We don’t need another Carl Sagan. Today’s skilled science communicators – and we are legion – need to figure out how to amplify what we have to say and actually meet an audience that doesn’t seem especially interested in science or even maintaining a functioning bullshit filter. That’s the tragedy of Mermaids – not that the show exists, but that the standard for evidence is so low that almost anything ensconced in the soft glow of the television is taken as a reality. This isn’t new for nature films (nor other visual media, viz. how popular Glenn Beck’s witless and factless tantrums were before he got booted from TV). So-called “science” channels regularly play up drama to create a false vision of wildlife, and, as filmmaker Chris Palmer explained in his book Shooting in the Wild, documentarians have not been above faking scenes for the cameras. Even the venerable David Attenborough has played a part in doctored views of wildlife (SHOCK! HORROR!).

True, the twin Mermaids shows are of a different sort of beast from the standard nature film. From start to finish, the programs are fiction. Yet they are an extension of what many programs, and channels such as Animal Planet, have been doing for years. They’ve presented an edited and constructed vision of nature that may not actually match the reality they purport to show. These programs are planned and scripted like any other. This is often lost when we (erroneously) believe we’re looking at a true window into nature, however, and so Animal Planet was able to use an undeserved amount of credibility to convince many people that a fiction was a truth.

With record-breaking viewership, I’m sure we’ll see more fauxumentaries in the near future. This is the Michael Bay Effect. No matter how odious or mind-numbing the film, if enough people watch then the creators of such unmitigated dreck will be praised and asked to produce another steaming pile of visual offal. And that’s bad news for science communication. Television is an intensely powerful medium, and channels who have branded themselves as science or reality-focused have realized that they can increase their audience, and hence rake in more money, by using P.T. Barnum’s playbook. Animal Planet GM Marjorie Kaplan says the channel is “thinking big” about how to follow the success of Mermaids, so I suppose we should expect a cooking show hosted by the Loch Ness Monster or Bigfoot doing a stint hosting My Cat From Hell sometime soon.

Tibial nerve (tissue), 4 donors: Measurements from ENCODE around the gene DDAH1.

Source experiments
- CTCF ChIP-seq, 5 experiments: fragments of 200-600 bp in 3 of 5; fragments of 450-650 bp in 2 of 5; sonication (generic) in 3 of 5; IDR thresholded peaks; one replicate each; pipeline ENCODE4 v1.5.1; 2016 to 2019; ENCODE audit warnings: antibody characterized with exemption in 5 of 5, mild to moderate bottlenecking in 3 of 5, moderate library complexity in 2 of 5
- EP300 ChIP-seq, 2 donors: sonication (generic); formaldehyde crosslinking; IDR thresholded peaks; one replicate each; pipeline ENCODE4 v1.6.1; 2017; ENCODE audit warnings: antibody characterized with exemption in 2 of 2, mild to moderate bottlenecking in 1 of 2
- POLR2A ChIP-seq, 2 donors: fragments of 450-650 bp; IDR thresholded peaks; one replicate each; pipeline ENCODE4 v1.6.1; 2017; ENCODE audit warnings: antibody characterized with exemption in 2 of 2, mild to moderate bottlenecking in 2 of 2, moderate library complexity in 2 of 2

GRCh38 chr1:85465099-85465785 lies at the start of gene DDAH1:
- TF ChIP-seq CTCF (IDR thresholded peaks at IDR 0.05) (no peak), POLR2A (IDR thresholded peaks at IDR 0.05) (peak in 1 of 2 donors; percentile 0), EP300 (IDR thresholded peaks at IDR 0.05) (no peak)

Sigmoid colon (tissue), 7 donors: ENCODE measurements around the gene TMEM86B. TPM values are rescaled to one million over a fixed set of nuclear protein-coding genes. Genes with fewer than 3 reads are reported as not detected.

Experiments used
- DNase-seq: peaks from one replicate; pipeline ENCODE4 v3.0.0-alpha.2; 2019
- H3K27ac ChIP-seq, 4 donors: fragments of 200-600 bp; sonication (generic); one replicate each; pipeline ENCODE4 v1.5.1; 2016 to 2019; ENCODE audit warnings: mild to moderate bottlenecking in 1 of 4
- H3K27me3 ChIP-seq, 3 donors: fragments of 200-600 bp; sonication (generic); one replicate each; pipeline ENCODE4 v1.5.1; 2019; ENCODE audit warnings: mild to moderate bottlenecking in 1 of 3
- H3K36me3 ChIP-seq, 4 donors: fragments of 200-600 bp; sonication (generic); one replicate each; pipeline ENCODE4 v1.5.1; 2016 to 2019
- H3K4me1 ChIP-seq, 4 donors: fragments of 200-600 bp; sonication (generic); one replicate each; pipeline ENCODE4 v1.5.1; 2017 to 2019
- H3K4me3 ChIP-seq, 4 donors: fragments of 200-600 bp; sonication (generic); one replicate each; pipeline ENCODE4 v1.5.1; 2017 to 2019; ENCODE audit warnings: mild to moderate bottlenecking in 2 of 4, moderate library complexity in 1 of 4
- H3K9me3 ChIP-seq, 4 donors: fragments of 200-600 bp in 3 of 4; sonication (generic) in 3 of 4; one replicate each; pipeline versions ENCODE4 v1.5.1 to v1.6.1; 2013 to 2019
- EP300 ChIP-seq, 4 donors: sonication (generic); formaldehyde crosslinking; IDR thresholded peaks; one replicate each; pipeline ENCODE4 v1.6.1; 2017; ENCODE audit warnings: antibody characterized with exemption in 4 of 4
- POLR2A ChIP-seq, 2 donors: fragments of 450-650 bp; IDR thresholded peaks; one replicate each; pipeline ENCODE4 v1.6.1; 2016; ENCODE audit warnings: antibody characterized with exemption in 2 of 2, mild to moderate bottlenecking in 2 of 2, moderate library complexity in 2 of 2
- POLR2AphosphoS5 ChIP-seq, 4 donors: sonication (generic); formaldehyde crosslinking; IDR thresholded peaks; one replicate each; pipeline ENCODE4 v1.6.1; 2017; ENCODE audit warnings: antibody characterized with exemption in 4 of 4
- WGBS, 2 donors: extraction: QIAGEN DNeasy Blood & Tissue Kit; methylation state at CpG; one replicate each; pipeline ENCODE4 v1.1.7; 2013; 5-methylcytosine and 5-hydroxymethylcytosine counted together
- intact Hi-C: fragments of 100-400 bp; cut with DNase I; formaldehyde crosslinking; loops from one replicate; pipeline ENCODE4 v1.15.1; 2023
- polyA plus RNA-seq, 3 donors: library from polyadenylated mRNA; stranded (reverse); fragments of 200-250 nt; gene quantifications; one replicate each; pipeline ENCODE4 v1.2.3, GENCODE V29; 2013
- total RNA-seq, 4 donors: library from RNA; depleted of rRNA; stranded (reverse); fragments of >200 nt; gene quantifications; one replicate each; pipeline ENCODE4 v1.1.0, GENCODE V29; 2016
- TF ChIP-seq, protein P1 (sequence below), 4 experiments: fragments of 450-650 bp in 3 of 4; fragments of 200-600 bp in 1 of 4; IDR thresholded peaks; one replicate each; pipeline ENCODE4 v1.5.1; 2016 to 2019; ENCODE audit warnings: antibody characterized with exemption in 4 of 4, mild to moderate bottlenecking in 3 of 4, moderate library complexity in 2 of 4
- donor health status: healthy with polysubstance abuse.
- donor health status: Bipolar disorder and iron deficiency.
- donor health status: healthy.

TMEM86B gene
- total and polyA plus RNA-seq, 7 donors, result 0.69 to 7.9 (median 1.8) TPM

I don’t know what to do about this. Honestly, I feel rather hopeless. Finding an audience for exciting, accurate science as difficult as ever, and some of the outlets we could use to better communicate our passion for the universe are openly hostile to science and even basic values such as honesty in presentation. Not even the combined might of resurrected  Carl Sagan, Stephen Jay Gould, and Isaac Asimov could help us now. All I can do is keep digging and keep talking, expressing how the world we exist in is far more wonderful and strange than anything we could possibly imagine. We don’t need mermaids or other mythical beings. The reality of life on Earth is far more spectacular than can be dreamed – just look at dinosaurs, to start – but how can we bring that kind of awe and affection to those outside of our little science circles? That’s a challenge that is never going to disappear.

Coda: I hate to end on such a negative note. So here’s Great Big Sea, to tell you a cautionary tale about non-existent aquatic humanoids (starts at 0:40):